Say hello to our new favorite turkey brine! For turkey with amazing flavor, soft and tender meat, and crispy skin, try our turkey brine recipe. We highly recommend it to anyone preparing a turkey.
Watch the Video
Related: See our ultimate roasted turkey with homemade gravy (recipe coming soon!)
Why We Brine Turkey
Before roasting turkey, we submerge it in a light brine for two days. The brine infuses our turkey with savory, delicious flavor, all while tenderizing the meat.
The salt and sugar brine pulls some liquid from the turkey meat and replaces it with the brine. We’ve also noticed that the turkey skin has a better texture after brining.
⭐️ Our turkey brine = more flavor and better texture.
The Best Salt to Use
When brining, we use kosher salt or a good quality sea salt. Avoid using iodized salt, as it can give the turkey a metallic taste. When measuring salt for your brine, use a scale or use our specific volume measurements in the recipe below (we have provided them for Morton’s and Diamond Crystal). In the photo below, both bowls are holding 4.5 ounces of salt.
You can see that the amount of salt looks less in the bowl in front of Morton. Diamond Crystal salt flakes are fluffier/bigger, so they take up more space. You don’t need to worry about this if weighing your salt, but if you use volume measurements (cups/tablespoons), it’s essential to know about it.
How Long to Brine
For the best results, we brine turkey for two days. Turkeys are large, and the brine needs time to work through the bird. If you do not have two days, we still recommend brining — just one day in this brine will produce a more flavorful turkey than none.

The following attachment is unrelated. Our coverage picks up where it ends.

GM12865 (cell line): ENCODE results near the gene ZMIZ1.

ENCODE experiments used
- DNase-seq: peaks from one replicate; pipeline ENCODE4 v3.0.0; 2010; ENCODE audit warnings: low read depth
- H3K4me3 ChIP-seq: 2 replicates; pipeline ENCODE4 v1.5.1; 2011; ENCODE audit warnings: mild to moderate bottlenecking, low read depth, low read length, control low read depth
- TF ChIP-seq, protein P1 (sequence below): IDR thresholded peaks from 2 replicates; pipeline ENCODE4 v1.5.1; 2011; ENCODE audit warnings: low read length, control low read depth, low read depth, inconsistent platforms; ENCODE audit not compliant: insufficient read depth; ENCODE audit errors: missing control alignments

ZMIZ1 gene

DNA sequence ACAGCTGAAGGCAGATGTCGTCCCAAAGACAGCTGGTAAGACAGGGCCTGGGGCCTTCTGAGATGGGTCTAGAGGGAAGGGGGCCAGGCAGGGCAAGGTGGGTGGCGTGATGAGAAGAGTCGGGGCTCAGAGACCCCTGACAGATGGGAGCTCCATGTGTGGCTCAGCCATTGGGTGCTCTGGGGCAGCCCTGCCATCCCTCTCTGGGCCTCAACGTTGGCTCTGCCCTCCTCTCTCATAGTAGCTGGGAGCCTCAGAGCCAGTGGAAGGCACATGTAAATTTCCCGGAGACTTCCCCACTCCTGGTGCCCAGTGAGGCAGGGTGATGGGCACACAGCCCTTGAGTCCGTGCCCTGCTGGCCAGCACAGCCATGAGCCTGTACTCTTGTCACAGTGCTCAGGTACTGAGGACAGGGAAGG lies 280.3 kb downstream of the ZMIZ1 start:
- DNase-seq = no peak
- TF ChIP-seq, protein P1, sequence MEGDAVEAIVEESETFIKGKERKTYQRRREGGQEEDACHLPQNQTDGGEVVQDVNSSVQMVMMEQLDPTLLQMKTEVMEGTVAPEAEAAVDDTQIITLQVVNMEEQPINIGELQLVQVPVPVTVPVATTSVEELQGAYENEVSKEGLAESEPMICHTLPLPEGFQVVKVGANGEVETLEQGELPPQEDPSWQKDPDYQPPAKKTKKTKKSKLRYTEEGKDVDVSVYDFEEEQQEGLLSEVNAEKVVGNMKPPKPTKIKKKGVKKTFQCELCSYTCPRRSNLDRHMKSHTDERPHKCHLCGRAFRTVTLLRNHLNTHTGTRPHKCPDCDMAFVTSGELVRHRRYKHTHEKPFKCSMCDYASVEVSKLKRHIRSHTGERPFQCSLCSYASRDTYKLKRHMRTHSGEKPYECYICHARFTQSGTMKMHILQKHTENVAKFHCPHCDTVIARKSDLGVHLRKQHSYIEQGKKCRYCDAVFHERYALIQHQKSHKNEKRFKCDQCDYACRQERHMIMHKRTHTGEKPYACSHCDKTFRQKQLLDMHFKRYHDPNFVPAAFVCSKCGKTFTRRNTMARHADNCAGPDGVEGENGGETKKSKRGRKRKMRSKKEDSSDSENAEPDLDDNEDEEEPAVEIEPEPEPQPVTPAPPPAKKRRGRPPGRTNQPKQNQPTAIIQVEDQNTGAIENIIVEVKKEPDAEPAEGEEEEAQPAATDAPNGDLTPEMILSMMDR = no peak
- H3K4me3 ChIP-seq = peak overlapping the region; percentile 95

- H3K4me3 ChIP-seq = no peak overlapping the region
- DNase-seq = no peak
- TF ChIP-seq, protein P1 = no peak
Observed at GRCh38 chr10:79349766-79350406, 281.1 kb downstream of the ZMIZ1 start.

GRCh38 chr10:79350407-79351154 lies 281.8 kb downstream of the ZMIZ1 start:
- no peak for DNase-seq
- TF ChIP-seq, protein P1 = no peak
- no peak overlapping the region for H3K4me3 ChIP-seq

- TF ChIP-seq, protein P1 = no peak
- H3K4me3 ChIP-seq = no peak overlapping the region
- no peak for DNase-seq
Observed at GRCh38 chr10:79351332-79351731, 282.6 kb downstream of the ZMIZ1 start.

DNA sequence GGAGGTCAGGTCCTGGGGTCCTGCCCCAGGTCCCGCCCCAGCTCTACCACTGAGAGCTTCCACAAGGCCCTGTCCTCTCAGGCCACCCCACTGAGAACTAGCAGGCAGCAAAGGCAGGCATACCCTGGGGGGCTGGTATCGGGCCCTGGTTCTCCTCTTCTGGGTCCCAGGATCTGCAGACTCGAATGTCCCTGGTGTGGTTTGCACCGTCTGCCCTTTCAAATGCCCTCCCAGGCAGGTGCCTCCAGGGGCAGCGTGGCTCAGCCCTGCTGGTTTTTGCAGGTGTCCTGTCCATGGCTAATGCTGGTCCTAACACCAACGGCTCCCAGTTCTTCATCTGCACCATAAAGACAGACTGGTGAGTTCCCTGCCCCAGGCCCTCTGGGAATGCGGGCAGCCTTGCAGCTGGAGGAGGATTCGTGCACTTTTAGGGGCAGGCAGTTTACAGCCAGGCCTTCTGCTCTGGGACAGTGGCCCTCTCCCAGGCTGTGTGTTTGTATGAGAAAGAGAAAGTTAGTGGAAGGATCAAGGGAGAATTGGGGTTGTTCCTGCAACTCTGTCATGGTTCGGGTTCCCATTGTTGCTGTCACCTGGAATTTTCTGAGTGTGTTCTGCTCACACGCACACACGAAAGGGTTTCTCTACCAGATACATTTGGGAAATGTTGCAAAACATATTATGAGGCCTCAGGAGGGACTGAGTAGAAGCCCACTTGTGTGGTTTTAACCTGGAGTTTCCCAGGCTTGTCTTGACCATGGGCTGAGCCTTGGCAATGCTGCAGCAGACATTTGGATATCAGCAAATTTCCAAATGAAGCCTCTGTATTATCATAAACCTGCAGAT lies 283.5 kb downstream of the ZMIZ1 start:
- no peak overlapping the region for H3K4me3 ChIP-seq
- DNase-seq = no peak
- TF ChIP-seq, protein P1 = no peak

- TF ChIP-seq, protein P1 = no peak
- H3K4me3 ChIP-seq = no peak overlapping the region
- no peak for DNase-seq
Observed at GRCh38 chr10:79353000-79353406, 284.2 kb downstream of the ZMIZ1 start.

What to Add to Turkey Brine
We worked with our friend, Chef Richard Hattaway, on our turkey brine recipe and could not be more happy with the results. In our brine, we combine kosher salt with brown sugar, an onion, garlic, fresh thyme, bay leaves, Worcestershire sauce, and black pepper.
I was a stickler in making sure that brining our turkey was worth it and taste-tested the turkey meat closest to the carcass to check. This meat never touched any herbs or butter spread onto the outside of the turkey before roasting, and it still tasted wonderful. The aromatics and seasoning of the brine absolutely come through.
Where to Brine
I use a large heavy-duty brine bag, which is sold in kitchen stores and online. You can also use a 5-gallon bucket with a food-safe liner. To safely brine turkey, store it in temperatures at or below 40°F (4°C).
If you have the space (or a second fridge), you can brine turkey in your refrigerator — place your bag or bucket into the fridge. I put my brine bag into a roasting pan. Don’t worry if the turkey is not completely submerged — you can see ours was not in the photo below. If this happens to you, flip the turkey in the brine halfway through brining.
If you do not have enough space in your fridge, use a brine bag and place it in a well-insulated, ice-filled cooler. If you use a cooler, check the temperature of the ice water regularly to ensure that it stays below 40°F (4°C). While I use my roasting pan to hold my brine bag when using the fridge, the pan doesn’t fit inside my cooler, so I put the bag directly into the ice without a pan underneath.
Don’t Worry About Rinsing the Turkey
Some brine recipes call for rinsing turkey after brining, but in the case of this recipe, there is no need. We have taste-tested rinsed and unrinsed turkey that sat in our brine and found no reason for it. The turkey will not be over-salted, promise.
Extra Tip: Air-dry the Turkey Overnight